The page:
One of the recent findings is that the British believe in their institutions and particularly in the NHS which a politician once described as ‘a national religion’.

For a deep understanding of the British, read Watching the English by Kate Fox. (Hodder)

How are you?

There are some important tips here. The British are keen on understatement and ‘how are you’ is a greeting, not a question. You might share one thing e.g. you have had a dental appointment or say ‘a bit under the weather’ which means you are not feeling well. On the whole, the best response is to say ‘I am fine, thank you, how are you?’. What you are not supposed to do in a social engagement is to list all your ailments.

Thank you

https://www.eurocentres.com/blog/guide-saying-thank-uk/

The British have invented lots of ways of saying thank you. What does this say about the UK? Saying thank you really matters to the British and at least twice, once at the event and once the day after.

Queuing

The British are famous for queuing or standing in line as it is known in the U.S. We do not any longer form orderly queues for buses but if you are looking to buy tickets, get into an event, then you need to join the line and wait your turn. Nothing irritates the British more than people not waiting their turn.

For a discussion on UK culture, go to TogetherintheUK – TGIUK on facebook

Rituals and festivals in the UK

‘I have lived in the UK for twenty years and this is the first time, I have heard of the Proms’ South American

‘I always wondered why national days are called bank holidays’ South African

The UK celebrates some key festivals in the Christian calendar and increasingly makes sure that people of other faiths major days are celebrated.

The country has a number of days off which are taken nationally, these are called bank holidays as traditionally, banks were shut on these days. Unfortunately, they aren’t spread throughout the year but tend to take place around Christmas and New Year and in the spring.

Bank holidays

Be warned, if you are planning to go away, the most expensive time to plan a trip is on Bank Holidays as it’s the time of year, when everyone wants to go.

New Years Day: People tend to party on New Year’s Eve and take New Year’s Day to recover. The New Year is toasted at midnight.

Good Friday: This is a bank holiday so everyone has the day off. The date of the Easter bank holiday changes every year and is set by the Pope.

Easter Monday: this is a day off so Easter is a lovely long weekend.

May Day: this is the first bank holiday which always falls on a Monday and is the equivalent of Labour Day in America.

End of May bank holiday: we also have a bank holiday the last weekend in May.

August Bank Holiday: This is a really important bank holiday, there are carnivals held all over the UK in towns and villages and the most famous one is in London, the Notting Hill Carnival.

Christmas: The bank holiday is on December 25th and the day following, Boxing Day. Many people take the week off between Christmas and the New Year as you don’t have to use up much of your holiday entitlement to get a week off. If you have children, there is a tradition that Father Christmas visits and leaves some presents for the children. He comes at night so you put your children to bed and in the morning, there are some presents that have magically arrived for them. This is about giving them a message that they are special. Father Christmas arrives on Christmas Eve so it gets Christmas off to a happy start.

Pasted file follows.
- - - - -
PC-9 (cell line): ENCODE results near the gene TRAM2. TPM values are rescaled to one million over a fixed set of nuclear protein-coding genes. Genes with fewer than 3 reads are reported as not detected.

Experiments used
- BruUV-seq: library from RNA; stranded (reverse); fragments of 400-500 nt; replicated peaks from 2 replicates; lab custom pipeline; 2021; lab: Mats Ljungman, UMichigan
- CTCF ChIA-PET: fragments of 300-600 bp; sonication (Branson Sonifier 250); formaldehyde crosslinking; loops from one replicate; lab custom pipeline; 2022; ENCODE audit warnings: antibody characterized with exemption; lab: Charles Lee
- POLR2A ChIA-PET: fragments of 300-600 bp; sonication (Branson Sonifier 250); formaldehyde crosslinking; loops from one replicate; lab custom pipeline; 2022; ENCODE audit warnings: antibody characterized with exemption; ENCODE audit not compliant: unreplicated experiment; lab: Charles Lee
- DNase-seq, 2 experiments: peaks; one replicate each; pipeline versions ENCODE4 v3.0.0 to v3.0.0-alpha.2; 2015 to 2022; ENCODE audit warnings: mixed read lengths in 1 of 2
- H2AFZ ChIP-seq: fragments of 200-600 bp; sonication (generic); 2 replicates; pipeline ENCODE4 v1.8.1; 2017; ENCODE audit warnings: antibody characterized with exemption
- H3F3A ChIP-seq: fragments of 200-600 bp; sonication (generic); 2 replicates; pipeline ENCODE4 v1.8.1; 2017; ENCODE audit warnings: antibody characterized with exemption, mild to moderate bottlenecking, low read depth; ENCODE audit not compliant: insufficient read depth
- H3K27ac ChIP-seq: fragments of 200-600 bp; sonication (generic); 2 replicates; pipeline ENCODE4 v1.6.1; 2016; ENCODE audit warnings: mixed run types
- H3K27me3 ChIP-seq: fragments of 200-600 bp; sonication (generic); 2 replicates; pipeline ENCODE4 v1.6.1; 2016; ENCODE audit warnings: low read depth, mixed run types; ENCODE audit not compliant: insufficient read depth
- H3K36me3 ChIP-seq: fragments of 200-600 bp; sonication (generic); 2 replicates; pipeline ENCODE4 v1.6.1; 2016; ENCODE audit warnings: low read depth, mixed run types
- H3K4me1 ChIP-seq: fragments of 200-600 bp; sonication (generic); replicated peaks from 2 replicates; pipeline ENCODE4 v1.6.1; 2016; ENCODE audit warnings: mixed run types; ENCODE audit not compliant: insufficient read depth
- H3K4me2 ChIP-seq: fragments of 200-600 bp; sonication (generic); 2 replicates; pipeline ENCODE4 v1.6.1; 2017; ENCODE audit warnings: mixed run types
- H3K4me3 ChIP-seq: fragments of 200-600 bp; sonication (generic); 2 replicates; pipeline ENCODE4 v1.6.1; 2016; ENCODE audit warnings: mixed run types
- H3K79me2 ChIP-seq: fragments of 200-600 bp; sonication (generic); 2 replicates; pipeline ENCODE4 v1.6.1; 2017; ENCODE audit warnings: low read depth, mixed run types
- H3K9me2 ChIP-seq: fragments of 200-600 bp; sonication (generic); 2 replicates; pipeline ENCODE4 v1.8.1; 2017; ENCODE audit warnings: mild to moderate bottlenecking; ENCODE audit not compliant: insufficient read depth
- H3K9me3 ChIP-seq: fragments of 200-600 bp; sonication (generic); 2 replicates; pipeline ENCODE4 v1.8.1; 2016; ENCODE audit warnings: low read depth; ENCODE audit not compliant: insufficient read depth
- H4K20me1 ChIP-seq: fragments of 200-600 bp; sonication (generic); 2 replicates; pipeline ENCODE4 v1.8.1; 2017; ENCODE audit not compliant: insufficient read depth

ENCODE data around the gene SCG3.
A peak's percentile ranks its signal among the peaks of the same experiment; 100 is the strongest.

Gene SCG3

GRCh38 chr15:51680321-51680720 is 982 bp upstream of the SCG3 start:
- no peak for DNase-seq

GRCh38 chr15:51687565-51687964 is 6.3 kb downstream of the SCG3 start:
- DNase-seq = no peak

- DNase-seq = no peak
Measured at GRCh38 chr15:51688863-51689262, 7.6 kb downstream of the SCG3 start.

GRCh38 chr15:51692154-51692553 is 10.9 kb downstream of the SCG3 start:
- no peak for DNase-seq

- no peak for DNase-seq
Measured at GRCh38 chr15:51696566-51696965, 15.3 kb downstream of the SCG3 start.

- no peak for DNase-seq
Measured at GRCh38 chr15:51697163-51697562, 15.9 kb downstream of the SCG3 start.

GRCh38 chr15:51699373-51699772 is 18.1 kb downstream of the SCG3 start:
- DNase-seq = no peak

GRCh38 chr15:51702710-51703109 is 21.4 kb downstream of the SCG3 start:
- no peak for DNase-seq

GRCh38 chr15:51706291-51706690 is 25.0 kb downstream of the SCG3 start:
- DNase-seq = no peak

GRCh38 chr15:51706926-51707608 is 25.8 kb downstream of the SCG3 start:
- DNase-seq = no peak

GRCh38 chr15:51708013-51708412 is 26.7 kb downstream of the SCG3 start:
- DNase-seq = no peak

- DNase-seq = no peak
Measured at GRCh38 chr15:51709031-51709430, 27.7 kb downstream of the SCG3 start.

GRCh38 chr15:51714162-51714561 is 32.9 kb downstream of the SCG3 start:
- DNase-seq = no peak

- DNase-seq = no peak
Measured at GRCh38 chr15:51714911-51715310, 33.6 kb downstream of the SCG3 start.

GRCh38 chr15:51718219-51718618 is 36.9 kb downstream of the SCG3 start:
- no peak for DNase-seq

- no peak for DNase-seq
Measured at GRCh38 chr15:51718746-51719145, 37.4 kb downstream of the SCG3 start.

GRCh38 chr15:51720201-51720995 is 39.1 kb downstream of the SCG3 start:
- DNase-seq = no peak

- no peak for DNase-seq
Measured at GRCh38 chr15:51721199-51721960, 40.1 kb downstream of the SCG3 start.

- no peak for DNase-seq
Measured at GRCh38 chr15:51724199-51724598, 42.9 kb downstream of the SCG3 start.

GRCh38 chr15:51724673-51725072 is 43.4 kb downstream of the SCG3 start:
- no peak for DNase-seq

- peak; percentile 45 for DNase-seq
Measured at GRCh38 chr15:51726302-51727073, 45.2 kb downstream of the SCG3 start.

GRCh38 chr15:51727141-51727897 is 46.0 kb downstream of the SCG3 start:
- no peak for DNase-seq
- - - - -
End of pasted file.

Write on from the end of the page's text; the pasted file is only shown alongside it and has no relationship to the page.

Most companies organise some kind of party for staff on the run up to Christmas.

For more information of rituals and festivals go to: http://www.educationuk.org/global/articles/festivals-and-holidays/

 

Other days

The proms and last night of the proms

The proms are a series of classical music concerts held at the Royal Albert Hall in London but broadcast on t.v. and on the radio. They have a mixture of expensive seats but you can go cheaply if you are prepared to stand and if you do, you are known as a ‘prommer’. The last night is always on the second Saturday in September and is a fun British ritual when songs such as ‘Rule Britannia’ are sung loudly. The last night is not just a music festival held in London but there are also big music concerts held in Northern Ireland, Glasgow, and Manchester.

The proms here have a completely different meaning to the American proms party and you just dress for a normal classical concert – don’t wear a prom’s dress!

October 31st Halloween

We increasingly follow the American tradition of children going round their neighbours to trick or treat so you will need to have some sweets ready. It’s an opportunity to dress up in scary costumes and lots of venues offer creative and fun events.

November 5th, Bonfire Night

On November 5th, we light bonfires and burn an image of Guy Fawkes and then have a firework display. People either do this as a private party or go to fireworks in their local park and these displays are organised by their Local Authority. This celebrates the foiling of a plot by Guy Fawkes and his gang to blow up Parliament in 1605. So, this evening is about celebrating democracy.

Remembrance Day, 11th November.

On November 11th, we remember people who sacrificed themselves in wars going back to the First World War. On the run up to Remembrance Day, people sell imitation poppies in the street. The money from the sale of poppies goes to the British legion, UK charity providing lifelong support for the Royal Navy, British Army, Royal Air Force, Reservists, veterans, and their families. You will always see politicians and newsreaders wearing the poppy and if you work in a mainstream occupation, most people will buy and wear a poppy.